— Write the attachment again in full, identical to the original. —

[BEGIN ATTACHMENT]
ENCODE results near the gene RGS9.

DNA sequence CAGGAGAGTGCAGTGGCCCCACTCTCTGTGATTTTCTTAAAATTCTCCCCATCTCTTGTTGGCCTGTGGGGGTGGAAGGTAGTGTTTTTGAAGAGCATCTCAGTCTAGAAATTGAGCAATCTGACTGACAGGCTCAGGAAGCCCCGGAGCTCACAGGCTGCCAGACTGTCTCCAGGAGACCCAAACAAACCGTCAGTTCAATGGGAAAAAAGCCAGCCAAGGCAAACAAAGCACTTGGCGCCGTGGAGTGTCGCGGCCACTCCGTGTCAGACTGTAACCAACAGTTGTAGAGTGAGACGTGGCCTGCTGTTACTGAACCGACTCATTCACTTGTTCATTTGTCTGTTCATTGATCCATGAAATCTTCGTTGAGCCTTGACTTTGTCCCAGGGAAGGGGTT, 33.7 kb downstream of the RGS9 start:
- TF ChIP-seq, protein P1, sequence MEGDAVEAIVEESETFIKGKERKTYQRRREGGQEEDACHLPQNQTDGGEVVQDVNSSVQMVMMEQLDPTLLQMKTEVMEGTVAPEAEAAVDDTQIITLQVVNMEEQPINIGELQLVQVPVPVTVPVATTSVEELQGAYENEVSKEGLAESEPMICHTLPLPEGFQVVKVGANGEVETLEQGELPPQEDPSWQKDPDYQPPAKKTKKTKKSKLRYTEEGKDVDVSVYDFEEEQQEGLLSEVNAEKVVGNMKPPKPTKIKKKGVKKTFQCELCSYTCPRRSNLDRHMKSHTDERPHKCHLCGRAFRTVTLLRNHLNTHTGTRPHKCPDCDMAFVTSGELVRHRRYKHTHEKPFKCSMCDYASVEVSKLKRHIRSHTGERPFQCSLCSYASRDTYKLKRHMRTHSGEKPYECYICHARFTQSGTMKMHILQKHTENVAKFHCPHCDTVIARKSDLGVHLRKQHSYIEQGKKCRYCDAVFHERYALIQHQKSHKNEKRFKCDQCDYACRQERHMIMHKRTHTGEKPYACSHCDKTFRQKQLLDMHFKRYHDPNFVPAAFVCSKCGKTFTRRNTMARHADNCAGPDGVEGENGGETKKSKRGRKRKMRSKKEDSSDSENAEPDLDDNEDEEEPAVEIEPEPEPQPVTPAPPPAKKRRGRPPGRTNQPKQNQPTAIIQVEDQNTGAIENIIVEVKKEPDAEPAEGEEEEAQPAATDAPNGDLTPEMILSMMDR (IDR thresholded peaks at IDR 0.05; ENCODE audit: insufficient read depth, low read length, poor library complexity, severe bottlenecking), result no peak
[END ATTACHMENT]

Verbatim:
ENCODE results near the gene RGS9.

DNA sequence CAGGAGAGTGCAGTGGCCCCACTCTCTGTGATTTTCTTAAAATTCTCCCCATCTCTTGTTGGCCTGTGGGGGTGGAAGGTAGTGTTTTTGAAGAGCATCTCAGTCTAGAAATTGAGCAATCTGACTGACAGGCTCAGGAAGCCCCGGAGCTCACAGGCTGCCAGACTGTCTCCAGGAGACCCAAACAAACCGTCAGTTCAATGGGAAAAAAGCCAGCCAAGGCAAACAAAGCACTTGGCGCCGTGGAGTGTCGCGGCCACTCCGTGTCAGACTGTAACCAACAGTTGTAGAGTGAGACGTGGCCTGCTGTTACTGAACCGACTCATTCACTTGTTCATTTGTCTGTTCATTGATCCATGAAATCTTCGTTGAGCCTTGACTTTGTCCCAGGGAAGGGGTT, 33.7 kb downstream of the RGS9 start:
- TF ChIP-seq, protein P1, sequence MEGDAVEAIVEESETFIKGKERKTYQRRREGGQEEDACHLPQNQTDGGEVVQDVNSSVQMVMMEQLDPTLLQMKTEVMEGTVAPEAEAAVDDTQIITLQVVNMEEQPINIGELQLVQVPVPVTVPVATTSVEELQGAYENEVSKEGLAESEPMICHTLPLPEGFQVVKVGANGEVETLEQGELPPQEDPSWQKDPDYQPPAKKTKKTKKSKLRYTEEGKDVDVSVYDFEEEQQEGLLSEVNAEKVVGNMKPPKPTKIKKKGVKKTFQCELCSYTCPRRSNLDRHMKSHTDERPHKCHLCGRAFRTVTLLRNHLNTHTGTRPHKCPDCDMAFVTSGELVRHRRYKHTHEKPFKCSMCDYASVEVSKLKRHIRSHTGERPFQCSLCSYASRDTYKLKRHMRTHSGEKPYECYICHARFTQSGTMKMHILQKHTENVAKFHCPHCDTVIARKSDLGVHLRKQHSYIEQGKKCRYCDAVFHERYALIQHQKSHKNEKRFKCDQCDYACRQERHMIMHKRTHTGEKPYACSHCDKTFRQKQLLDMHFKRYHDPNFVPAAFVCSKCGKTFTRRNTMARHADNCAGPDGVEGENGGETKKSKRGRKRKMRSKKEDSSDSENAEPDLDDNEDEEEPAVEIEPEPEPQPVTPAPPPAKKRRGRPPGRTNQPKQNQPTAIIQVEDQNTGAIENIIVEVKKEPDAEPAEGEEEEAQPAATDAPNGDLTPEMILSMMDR (IDR thresholded peaks at IDR 0.05; ENCODE audit: insufficient read depth, low read length, poor library complexity, severe bottlenecking), result no peak